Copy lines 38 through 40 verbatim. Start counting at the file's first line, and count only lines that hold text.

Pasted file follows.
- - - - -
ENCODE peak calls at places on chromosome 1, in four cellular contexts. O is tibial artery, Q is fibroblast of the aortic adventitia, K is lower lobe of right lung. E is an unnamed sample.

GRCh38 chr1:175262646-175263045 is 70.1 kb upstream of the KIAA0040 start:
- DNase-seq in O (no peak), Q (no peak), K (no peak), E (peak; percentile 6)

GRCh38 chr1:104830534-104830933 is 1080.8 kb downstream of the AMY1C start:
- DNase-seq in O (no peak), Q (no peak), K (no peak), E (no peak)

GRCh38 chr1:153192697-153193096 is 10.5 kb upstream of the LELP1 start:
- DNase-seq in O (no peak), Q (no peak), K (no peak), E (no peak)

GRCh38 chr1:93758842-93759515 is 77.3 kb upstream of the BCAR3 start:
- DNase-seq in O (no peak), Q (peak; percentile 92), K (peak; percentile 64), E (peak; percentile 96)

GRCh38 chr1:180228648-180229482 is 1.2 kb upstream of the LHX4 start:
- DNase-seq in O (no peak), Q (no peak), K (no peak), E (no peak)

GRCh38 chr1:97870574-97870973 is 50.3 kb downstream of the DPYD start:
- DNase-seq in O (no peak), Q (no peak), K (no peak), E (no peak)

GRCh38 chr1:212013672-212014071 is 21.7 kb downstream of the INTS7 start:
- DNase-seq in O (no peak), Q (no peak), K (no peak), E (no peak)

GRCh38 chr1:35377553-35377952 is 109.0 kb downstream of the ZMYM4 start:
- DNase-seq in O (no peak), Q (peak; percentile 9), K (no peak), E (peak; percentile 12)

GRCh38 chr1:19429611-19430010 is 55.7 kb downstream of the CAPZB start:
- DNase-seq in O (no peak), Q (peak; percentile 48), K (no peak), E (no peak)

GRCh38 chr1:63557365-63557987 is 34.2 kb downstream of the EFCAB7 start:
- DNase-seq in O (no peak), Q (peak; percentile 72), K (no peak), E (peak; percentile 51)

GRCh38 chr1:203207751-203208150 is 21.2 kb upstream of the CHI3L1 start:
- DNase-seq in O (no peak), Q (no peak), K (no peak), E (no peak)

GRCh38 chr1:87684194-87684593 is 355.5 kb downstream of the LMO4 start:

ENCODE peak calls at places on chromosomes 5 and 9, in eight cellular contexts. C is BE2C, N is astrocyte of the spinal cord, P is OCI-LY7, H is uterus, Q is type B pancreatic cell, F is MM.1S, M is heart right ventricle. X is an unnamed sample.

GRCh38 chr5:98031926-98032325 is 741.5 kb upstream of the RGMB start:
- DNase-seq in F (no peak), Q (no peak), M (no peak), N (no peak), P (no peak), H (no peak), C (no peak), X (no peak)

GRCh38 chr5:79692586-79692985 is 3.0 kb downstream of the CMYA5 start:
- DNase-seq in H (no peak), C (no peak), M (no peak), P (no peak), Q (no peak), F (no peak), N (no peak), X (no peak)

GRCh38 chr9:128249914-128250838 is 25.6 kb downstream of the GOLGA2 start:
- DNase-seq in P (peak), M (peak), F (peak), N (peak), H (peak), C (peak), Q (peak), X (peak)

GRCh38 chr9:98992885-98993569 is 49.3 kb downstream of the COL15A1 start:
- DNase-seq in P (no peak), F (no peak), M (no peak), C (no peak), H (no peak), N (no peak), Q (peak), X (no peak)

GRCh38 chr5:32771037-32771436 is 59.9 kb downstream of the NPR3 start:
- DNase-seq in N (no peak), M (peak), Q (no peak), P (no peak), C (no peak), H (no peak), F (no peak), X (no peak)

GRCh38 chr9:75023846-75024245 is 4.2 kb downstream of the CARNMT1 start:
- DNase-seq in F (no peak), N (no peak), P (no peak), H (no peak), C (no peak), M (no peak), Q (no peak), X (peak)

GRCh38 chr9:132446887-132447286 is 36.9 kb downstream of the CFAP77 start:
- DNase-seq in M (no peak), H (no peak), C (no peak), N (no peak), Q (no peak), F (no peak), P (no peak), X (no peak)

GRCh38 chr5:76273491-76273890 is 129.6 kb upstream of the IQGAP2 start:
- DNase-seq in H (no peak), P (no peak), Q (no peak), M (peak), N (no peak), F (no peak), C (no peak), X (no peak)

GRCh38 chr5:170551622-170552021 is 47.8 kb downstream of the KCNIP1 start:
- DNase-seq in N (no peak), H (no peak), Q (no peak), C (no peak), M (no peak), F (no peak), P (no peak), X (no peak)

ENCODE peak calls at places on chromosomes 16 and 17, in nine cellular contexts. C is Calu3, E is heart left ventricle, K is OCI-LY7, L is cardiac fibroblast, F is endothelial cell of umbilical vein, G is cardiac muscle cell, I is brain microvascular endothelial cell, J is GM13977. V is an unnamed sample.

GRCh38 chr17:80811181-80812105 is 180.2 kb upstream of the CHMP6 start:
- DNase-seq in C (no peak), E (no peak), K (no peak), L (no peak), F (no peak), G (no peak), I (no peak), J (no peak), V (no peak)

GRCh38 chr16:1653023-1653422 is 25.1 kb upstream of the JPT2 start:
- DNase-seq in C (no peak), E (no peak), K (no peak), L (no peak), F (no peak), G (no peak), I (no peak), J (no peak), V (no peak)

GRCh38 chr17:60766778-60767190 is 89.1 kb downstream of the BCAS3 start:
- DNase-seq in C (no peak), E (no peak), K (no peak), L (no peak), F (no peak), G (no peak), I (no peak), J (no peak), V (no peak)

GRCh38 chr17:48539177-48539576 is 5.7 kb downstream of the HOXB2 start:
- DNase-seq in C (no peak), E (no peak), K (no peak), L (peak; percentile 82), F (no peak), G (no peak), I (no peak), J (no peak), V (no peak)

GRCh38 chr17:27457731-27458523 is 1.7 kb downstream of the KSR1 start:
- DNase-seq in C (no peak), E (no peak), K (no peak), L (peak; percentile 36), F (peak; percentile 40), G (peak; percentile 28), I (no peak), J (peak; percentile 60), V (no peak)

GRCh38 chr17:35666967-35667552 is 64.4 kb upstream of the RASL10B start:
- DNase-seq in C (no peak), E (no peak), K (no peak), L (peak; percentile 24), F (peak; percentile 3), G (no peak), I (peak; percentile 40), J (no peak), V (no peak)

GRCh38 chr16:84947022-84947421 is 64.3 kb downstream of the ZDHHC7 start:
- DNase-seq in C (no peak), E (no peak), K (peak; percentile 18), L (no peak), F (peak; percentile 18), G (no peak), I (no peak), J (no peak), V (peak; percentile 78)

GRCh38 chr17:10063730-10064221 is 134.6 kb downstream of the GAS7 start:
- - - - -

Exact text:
GRCh38 chr9:132446887-132447286 is 36.9 kb downstream of the CFAP77 start:
- DNase-seq in M (no peak), H (no peak), C (no peak), N (no peak), Q (no peak), F (no peak), P (no peak), X (no peak)

GRCh38 chr5:76273491-76273890 is 129.6 kb upstream of the IQGAP2 start: